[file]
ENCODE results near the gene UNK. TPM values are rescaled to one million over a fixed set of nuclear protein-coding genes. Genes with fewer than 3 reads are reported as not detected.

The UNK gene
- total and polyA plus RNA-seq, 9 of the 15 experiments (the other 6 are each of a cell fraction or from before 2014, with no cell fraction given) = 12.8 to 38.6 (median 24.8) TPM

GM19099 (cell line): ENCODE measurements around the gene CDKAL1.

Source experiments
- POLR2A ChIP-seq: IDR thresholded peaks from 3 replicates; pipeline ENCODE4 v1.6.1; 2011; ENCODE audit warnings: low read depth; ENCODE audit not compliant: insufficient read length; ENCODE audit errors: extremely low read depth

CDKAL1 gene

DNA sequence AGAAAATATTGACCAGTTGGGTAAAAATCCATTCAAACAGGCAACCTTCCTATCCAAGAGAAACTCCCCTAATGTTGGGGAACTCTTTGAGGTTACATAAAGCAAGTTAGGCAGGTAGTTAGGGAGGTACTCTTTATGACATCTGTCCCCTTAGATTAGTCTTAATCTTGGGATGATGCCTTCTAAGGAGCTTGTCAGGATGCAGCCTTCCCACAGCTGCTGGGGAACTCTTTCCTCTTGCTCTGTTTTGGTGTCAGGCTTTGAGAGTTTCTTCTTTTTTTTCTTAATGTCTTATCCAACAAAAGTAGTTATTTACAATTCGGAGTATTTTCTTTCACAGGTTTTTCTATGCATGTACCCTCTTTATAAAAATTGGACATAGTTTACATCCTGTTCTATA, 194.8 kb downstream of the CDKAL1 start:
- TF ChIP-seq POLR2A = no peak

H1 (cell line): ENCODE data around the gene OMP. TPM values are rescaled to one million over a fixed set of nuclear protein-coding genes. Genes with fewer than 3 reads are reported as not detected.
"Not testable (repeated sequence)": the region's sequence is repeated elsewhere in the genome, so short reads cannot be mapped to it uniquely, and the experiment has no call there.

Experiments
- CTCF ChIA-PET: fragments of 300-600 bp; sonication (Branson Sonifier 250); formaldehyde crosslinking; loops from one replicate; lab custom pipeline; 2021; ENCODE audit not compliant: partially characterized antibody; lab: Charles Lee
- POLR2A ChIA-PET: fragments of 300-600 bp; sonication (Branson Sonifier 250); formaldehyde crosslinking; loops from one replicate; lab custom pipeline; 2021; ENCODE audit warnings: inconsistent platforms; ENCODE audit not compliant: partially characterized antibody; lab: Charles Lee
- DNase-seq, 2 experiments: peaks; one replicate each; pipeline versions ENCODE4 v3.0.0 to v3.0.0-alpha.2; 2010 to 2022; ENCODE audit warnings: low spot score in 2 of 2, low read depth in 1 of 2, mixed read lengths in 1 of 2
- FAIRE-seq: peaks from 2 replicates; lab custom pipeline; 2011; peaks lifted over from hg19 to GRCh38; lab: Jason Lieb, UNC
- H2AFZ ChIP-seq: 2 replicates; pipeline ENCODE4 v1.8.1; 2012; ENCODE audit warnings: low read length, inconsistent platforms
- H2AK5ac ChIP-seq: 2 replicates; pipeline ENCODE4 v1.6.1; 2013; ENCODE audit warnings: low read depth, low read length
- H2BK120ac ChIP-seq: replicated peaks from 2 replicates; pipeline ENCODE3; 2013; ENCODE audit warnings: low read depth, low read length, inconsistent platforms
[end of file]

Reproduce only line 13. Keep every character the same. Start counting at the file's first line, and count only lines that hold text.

- CTCF ChIA-PET: fragments of 300-600 bp; sonication (Branson Sonifier 250); formaldehyde crosslinking; loops from one replicate; lab custom pipeline; 2021; ENCODE audit not compliant: partially characterized antibody; lab: Charles Lee